While out promoting Django Unchained overseas, director Quentin Tarantino shed a little more light on what he wants to do next, a project he says will be a “smaller” film.
Speaking with French publication Les In Rocks, Tarantino drew comparisons to his 1997 film Jackie Brown, but would not say any more than that. Our best guess is that the Inglourious Basterds director is looking to tell a story that isn’t so much of an epic journey, but still has all the trappings of a great Tarantino film.
Late last year Tarantino revealed a plan to close out his Basterds/Django trilogy with a film called Killer Crow, but based on that films premise – which follows African-American soldiers during WWII – it’s unlikely that film is what Tarantino is referring to. For now Tarantino still has some Django press to do and some awards shows to attend.
Lost writer Damon Lindelof is no stranger to cryptic messages, both in the content of his scripts and when addressing the public at large. Case in point: an image he posted teasing he and Mission: Impossible – Ghost Protocol director Brad Bird’s new project, 1952. Both Lindelof and Bird tweeted a picture of a very old box with the label 1952 on it, but Bird’s image is the more intriguing of the two (both featured below).
Inside the box there seem to be several photographs of Walt Disney, as well as an old 45 record, and what appears to be a copy of the comic, Amazing Stories. Whether it is the box’s entire contents that helped inspire 1952 or just a single item is unclear at this point, but that isn’t stopping the Internet from speculating.
The predominating theory is that 1952 will center on some sort of extraterrestrial contact, a la Close Encounters of the Third Kind. An equally promising theory suggests the film will be about Walt Disney’s development of Disneyland, which coincidentally began some time in the ’50s.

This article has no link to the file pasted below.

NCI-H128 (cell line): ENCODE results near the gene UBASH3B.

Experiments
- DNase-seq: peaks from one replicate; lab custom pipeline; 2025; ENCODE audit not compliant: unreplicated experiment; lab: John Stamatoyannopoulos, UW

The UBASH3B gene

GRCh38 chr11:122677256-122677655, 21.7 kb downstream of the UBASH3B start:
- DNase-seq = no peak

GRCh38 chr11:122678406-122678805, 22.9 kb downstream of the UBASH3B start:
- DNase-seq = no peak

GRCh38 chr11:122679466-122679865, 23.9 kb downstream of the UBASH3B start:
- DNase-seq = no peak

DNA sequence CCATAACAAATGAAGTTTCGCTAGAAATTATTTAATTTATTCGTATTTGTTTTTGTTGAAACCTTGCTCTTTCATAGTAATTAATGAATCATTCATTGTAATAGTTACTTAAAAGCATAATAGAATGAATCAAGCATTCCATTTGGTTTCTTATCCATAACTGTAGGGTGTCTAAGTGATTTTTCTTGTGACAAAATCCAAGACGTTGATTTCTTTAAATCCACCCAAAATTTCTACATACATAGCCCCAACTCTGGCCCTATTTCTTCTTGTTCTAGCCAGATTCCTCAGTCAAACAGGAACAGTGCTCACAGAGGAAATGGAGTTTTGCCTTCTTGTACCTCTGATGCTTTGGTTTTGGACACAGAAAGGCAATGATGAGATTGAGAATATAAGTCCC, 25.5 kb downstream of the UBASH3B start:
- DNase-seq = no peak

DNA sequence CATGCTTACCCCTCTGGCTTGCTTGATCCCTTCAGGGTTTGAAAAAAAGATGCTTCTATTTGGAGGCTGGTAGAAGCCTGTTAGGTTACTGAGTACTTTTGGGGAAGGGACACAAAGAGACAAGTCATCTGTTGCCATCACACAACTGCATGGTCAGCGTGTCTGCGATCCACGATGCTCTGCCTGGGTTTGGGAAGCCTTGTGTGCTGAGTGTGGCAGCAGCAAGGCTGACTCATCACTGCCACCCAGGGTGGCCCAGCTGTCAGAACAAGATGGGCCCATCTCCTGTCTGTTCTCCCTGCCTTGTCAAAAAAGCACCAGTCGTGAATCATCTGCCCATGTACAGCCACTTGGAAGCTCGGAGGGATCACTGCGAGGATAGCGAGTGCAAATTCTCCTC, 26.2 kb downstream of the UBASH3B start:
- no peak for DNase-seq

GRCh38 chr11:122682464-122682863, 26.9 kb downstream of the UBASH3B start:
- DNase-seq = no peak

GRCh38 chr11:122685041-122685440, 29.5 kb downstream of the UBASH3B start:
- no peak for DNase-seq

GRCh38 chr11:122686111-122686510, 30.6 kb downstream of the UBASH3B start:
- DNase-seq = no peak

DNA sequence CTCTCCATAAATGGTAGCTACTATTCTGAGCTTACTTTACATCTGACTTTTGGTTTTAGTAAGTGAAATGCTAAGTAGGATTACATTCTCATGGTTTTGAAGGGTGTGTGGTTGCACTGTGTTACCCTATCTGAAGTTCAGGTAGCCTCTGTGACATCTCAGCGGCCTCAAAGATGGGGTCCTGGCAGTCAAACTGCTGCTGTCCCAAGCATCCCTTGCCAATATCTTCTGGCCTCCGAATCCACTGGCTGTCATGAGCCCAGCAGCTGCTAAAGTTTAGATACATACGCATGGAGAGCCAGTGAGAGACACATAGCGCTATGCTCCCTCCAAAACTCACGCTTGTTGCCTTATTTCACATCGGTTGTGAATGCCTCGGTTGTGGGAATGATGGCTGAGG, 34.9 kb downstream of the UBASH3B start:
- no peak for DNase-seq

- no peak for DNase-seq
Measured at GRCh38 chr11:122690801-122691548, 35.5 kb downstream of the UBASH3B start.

Speaking with the BBC, Cooper called Armstrong a “fascinating character,” one that he would love to play. Beyond a passing interest, though, there isn’t much to report on Cooper’s involvement.
It was only a few weeks ago that Armstrong confirmed using performance-enhancing drugs during his Tour de France wins, and shortly after that Cycle of Lies the book (proposal) and film were announced. J.J. Abrams’ Bad Robot secured the rights to the film and will produce.
Even though director Ron Howard hasn’t even finished post-production on his new film Rush, he is already lining up and being courted for several film projects in the near future. The newest project Howard is reportedly being sought for is Warner Bros’ In the Heart of the Sea, an adaptation of the novel by Nathaniel Philbrick.
In the Heart of the Sea‘s story centers on the Essex, a ship that has a fateful encounter with a giant whale, and was at one point being developed by Peter Berg. Most importantly the Essex’s tale is said to have inspired Herman Melville’s classic, Moby Dick.
If Howard jumps on board to helm the picture, he would be reuniting with his Rush star Chris Hemsworth, who is the only actor attached to the project at the moment. In the Heart of the Sea‘s script was written by Charles Leavitt (Blood Diamond).